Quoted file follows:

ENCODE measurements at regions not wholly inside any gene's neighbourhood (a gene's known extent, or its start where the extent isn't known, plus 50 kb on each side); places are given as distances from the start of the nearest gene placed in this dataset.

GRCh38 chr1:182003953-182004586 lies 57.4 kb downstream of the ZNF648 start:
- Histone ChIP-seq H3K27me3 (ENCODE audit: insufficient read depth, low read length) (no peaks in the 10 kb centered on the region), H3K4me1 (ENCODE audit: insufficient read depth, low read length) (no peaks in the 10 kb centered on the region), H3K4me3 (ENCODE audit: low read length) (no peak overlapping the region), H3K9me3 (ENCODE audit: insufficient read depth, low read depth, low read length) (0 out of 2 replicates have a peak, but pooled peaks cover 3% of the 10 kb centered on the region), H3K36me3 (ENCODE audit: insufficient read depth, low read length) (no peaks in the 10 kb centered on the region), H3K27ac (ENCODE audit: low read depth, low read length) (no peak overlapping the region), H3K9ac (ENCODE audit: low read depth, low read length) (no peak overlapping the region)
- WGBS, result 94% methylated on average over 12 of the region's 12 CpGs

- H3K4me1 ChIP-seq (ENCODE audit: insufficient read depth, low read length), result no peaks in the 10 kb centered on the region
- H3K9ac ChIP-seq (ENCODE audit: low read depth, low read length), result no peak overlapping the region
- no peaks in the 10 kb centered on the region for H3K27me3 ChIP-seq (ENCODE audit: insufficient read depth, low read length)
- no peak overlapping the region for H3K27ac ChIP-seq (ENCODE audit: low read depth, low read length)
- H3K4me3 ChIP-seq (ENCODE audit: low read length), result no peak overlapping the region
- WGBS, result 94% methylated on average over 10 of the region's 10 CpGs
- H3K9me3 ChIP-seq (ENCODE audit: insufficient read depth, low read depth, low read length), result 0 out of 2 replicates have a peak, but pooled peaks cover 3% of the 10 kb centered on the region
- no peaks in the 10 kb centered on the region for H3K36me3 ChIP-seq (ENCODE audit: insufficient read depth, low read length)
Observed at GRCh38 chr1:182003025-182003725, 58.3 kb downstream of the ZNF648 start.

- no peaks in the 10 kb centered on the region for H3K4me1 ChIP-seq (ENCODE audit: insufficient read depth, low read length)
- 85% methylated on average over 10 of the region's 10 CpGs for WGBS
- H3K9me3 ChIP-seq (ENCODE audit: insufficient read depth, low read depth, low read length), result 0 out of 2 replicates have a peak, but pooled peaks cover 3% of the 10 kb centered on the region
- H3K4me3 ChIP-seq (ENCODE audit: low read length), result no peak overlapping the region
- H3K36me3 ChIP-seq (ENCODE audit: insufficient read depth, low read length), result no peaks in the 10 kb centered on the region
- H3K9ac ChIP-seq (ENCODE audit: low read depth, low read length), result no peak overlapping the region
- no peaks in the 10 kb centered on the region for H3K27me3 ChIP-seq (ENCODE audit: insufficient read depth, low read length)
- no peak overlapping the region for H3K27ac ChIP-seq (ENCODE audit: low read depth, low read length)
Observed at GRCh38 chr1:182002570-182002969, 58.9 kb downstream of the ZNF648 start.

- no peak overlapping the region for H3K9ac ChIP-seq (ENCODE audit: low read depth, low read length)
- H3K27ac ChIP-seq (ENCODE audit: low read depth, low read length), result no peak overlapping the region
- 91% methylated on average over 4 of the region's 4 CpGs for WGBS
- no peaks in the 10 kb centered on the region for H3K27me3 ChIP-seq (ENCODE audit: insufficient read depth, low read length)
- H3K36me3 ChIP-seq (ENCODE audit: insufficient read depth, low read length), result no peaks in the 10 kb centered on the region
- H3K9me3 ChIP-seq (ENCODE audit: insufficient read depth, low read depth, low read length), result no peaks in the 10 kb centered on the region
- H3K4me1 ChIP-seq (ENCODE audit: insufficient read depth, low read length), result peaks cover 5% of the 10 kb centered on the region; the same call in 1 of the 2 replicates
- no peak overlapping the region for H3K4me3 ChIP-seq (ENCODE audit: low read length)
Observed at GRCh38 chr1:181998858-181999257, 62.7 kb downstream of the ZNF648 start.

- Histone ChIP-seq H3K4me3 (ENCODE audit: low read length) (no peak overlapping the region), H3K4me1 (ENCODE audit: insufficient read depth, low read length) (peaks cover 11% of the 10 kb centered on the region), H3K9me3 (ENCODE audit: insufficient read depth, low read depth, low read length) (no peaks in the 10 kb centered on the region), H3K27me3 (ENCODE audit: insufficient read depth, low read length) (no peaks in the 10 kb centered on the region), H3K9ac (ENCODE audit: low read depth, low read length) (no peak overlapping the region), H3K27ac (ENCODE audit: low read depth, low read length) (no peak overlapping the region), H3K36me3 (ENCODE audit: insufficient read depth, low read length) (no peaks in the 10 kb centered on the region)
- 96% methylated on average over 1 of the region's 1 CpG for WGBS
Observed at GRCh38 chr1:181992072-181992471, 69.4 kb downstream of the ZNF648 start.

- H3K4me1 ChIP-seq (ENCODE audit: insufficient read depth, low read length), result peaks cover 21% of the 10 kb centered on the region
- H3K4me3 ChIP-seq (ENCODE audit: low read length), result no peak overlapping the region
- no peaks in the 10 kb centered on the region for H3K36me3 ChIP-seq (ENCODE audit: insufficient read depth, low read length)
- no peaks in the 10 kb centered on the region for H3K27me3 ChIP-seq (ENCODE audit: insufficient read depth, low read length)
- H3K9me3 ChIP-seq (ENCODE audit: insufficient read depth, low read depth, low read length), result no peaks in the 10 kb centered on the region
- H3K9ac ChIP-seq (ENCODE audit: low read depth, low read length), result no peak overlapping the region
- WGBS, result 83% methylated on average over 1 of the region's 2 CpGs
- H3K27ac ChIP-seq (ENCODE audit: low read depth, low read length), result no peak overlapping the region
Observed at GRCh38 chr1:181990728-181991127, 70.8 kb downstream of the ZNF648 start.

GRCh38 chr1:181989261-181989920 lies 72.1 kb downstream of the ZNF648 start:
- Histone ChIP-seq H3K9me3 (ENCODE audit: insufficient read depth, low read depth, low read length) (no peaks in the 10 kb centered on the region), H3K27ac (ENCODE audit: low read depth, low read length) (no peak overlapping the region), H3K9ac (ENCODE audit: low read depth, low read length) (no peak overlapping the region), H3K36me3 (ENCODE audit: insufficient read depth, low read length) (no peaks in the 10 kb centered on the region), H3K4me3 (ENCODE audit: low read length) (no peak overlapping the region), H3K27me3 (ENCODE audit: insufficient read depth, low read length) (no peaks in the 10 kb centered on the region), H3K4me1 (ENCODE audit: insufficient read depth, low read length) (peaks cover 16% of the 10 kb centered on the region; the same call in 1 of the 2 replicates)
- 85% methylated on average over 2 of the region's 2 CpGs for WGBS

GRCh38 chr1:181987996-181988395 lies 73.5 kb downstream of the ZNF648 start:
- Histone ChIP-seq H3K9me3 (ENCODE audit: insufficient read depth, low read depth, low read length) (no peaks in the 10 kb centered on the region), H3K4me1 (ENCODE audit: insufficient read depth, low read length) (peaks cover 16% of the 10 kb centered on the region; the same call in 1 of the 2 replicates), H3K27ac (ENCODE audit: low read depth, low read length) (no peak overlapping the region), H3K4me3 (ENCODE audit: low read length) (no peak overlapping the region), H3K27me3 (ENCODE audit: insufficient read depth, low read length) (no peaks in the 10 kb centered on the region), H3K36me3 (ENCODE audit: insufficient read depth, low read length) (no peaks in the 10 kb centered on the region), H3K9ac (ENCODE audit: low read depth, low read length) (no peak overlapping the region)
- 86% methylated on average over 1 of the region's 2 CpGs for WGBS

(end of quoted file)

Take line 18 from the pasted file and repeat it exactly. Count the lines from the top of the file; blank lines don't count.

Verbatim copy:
- H3K36me3 ChIP-seq (ENCODE audit: insufficient read depth, low read length), result no peaks in the 10 kb centered on the region